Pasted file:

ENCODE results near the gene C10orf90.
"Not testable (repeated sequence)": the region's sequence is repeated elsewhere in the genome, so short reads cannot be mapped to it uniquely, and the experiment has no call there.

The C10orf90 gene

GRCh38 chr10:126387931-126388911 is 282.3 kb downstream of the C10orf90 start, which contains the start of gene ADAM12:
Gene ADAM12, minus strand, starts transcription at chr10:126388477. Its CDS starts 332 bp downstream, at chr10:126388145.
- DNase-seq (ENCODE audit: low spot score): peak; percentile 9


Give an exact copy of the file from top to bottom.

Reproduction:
ENCODE results near the gene C10orf90.
"Not testable (repeated sequence)": the region's sequence is repeated elsewhere in the genome, so short reads cannot be mapped to it uniquely, and the experiment has no call there.

The C10orf90 gene

GRCh38 chr10:126387931-126388911 is 282.3 kb downstream of the C10orf90 start, which contains the start of gene ADAM12:
Gene ADAM12, minus strand, starts transcription at chr10:126388477. Its CDS starts 332 bp downstream, at chr10:126388145.
- DNase-seq (ENCODE audit: low spot score): peak; percentile 9